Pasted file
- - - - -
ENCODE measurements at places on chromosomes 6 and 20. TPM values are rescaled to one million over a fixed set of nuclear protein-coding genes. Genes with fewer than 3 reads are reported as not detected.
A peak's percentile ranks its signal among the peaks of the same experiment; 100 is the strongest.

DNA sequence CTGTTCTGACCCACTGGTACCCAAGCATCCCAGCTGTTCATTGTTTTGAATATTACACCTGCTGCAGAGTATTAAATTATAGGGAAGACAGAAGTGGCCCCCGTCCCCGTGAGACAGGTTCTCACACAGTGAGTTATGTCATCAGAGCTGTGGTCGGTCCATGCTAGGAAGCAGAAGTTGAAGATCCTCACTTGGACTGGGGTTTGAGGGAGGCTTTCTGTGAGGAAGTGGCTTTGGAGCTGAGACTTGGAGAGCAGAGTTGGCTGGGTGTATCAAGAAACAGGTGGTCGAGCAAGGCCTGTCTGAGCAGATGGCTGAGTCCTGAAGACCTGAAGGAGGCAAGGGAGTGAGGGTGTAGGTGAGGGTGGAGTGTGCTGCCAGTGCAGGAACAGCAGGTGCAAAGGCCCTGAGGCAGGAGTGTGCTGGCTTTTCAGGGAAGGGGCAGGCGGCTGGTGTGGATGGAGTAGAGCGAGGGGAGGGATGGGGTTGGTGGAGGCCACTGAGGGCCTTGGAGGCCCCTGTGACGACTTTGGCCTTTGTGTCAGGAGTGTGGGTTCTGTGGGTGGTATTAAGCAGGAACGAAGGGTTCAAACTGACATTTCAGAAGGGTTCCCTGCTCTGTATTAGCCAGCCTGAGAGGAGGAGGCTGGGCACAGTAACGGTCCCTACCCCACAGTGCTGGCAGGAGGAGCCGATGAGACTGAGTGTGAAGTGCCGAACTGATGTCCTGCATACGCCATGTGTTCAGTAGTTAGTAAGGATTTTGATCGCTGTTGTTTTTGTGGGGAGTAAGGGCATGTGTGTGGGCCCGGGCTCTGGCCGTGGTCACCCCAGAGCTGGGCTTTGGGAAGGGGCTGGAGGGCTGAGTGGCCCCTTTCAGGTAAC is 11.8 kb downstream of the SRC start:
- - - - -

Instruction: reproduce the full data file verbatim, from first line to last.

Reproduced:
ENCODE measurements at places on chromosomes 6 and 20. TPM values are rescaled to one million over a fixed set of nuclear protein-coding genes. Genes with fewer than 3 reads are reported as not detected.
A peak's percentile ranks its signal among the peaks of the same experiment; 100 is the strongest.

DNA sequence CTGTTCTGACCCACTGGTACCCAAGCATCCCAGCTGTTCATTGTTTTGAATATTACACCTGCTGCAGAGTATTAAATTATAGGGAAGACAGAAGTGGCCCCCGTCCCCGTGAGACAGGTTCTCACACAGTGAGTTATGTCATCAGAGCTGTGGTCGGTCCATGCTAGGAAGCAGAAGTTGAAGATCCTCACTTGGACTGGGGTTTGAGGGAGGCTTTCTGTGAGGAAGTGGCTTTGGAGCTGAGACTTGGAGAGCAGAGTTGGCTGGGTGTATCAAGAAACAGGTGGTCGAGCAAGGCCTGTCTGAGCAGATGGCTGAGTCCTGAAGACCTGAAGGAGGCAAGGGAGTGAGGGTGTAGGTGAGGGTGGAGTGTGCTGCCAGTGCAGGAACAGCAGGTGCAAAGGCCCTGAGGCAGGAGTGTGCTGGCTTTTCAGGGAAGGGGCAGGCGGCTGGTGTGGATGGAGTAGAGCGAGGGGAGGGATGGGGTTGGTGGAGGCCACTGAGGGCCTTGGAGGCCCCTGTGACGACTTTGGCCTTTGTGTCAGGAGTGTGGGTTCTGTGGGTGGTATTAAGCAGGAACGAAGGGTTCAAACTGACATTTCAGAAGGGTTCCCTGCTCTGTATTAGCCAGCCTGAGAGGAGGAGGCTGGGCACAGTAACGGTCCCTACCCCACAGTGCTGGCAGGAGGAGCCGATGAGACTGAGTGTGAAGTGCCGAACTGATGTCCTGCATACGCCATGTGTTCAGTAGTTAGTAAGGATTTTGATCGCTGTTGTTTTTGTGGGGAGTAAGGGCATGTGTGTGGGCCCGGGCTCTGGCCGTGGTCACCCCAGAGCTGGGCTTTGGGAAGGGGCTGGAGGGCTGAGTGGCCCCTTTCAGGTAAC is 11.8 kb downstream of the SRC start: